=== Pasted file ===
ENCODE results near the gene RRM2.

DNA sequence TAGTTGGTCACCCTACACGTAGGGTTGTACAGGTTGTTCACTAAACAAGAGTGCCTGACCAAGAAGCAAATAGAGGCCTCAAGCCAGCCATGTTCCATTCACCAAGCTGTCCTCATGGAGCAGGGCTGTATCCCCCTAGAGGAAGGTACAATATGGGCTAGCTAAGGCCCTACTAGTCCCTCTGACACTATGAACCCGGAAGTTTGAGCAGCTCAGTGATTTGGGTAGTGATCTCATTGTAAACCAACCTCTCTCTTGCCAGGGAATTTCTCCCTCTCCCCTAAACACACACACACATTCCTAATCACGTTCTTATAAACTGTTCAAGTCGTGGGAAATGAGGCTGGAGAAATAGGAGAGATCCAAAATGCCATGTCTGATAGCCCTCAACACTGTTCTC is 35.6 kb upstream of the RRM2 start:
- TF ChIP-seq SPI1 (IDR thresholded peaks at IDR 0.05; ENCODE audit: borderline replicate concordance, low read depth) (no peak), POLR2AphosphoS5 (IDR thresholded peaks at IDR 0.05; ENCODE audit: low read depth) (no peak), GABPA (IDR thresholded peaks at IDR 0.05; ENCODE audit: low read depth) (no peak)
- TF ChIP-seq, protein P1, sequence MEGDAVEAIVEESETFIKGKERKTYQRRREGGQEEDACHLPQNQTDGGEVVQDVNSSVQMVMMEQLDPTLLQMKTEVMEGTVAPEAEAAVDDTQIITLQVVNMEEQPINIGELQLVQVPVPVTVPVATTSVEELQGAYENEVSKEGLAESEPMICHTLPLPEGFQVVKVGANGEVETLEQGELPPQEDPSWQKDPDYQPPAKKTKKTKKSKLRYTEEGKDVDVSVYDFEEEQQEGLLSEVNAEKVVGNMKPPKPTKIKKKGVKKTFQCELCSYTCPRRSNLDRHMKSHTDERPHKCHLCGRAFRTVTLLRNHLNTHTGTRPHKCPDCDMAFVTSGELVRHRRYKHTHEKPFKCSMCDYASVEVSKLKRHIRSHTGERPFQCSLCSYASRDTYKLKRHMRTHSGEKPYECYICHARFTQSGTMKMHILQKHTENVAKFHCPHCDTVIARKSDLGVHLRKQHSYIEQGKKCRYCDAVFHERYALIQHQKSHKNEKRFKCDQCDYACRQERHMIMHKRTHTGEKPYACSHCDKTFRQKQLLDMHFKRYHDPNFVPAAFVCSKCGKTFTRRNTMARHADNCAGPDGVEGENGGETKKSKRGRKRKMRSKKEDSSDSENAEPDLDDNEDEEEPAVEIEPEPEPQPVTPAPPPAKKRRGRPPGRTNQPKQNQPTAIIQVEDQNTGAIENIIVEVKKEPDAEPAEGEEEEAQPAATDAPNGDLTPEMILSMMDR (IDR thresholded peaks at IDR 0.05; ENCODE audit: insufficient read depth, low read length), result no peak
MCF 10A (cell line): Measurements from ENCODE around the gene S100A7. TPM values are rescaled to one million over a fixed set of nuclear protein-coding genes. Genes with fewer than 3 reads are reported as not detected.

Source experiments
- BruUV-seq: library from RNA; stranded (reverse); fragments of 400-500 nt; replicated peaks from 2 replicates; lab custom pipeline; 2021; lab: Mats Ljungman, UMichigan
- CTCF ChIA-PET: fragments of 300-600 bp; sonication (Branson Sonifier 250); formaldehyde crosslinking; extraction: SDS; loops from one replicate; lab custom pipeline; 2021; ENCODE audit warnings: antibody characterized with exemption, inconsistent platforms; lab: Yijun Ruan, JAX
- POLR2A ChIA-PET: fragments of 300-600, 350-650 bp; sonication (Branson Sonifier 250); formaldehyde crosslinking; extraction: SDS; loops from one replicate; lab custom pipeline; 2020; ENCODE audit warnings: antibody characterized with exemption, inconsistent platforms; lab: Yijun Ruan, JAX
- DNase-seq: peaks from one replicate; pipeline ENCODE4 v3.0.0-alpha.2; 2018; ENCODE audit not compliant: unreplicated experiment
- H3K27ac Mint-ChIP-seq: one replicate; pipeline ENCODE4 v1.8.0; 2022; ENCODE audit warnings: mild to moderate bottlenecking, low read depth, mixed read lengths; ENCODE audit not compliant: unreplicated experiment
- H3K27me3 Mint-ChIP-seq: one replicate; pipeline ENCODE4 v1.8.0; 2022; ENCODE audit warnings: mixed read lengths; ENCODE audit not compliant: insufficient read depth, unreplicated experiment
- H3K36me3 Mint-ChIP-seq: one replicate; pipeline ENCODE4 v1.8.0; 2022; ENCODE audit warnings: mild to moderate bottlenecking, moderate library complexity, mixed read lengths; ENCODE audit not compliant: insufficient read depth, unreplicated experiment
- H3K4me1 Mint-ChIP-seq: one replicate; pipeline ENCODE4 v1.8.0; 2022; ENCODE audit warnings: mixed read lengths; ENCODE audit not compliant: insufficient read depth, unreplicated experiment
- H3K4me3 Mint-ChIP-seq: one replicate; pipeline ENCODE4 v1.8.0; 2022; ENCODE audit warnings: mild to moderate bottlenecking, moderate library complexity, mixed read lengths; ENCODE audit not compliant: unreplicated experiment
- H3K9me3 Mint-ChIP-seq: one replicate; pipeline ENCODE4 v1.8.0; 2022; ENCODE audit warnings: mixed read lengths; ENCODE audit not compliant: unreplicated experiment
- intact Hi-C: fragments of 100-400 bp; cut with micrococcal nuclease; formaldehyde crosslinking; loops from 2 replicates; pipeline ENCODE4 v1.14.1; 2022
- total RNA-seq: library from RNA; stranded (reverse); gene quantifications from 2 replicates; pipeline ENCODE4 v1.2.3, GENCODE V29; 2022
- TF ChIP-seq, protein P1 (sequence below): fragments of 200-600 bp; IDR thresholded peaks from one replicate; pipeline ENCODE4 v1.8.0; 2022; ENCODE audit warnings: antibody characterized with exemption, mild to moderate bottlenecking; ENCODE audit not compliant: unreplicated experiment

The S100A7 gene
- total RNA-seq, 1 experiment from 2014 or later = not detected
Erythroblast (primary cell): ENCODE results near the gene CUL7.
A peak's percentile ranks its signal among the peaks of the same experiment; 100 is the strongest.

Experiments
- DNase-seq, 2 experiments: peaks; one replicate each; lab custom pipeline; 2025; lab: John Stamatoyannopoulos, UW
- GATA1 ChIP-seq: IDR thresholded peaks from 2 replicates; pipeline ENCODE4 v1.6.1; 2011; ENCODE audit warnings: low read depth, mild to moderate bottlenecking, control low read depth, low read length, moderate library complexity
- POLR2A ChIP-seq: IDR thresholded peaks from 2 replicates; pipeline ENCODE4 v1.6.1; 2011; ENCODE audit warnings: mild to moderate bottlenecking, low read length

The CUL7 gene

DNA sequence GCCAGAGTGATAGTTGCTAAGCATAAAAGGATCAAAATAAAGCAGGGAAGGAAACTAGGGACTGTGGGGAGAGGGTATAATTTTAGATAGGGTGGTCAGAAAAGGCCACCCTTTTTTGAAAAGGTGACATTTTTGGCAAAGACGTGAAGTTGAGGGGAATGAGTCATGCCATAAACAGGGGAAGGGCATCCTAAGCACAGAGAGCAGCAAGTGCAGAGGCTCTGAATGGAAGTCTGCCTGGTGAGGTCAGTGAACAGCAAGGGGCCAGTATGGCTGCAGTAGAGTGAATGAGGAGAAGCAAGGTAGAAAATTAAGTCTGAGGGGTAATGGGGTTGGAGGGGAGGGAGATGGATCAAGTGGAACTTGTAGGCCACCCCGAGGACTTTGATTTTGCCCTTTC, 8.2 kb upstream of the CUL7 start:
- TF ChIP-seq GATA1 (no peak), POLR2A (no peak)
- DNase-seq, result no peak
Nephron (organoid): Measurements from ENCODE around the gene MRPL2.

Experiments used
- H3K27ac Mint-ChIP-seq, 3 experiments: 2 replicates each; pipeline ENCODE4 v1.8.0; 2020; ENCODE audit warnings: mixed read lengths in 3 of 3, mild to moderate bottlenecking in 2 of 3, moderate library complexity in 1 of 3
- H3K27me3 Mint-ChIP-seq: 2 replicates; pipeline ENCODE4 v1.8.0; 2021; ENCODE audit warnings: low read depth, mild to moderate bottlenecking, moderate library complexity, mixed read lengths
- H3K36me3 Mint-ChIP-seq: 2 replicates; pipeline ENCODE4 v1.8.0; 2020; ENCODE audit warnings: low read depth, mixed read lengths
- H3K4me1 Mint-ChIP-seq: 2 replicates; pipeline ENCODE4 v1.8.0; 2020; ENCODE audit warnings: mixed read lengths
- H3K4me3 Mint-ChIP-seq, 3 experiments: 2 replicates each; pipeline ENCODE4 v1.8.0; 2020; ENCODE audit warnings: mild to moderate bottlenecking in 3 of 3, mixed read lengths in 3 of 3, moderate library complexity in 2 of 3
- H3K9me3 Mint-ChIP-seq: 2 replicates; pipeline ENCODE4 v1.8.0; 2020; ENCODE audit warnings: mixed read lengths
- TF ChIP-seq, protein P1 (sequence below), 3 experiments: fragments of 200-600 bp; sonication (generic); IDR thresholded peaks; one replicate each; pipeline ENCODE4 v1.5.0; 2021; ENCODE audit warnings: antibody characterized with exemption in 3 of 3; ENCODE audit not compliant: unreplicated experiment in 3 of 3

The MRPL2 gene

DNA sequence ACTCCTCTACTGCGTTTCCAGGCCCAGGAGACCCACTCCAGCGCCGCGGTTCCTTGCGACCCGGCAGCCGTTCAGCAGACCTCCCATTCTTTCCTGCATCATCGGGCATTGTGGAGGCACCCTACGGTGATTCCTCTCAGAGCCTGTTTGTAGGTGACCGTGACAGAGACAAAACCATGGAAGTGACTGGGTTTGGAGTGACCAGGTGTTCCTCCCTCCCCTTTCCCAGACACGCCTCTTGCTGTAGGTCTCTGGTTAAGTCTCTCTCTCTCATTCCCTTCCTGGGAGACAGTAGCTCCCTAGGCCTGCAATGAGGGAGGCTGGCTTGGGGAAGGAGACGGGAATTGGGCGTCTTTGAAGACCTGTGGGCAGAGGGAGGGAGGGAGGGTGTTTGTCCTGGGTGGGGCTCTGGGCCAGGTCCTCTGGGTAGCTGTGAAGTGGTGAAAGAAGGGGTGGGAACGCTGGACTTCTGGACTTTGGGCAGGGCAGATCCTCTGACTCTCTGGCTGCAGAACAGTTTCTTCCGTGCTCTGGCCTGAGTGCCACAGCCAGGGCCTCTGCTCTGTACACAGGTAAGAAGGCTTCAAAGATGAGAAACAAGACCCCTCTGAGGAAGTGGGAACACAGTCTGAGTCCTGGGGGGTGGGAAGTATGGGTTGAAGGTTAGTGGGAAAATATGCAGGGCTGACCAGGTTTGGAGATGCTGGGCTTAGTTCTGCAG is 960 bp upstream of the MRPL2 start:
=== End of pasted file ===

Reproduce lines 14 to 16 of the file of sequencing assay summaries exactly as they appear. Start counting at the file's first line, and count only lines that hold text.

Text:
- H3K4me1 Mint-ChIP-seq: one replicate; pipeline ENCODE4 v1.8.0; 2022; ENCODE audit warnings: mixed read lengths; ENCODE audit not compliant: insufficient read depth, unreplicated experiment
- H3K4me3 Mint-ChIP-seq: one replicate; pipeline ENCODE4 v1.8.0; 2022; ENCODE audit warnings: mild to moderate bottlenecking, moderate library complexity, mixed read lengths; ENCODE audit not compliant: unreplicated experiment
- H3K9me3 Mint-ChIP-seq: one replicate; pipeline ENCODE4 v1.8.0; 2022; ENCODE audit warnings: mixed read lengths; ENCODE audit not compliant: unreplicated experiment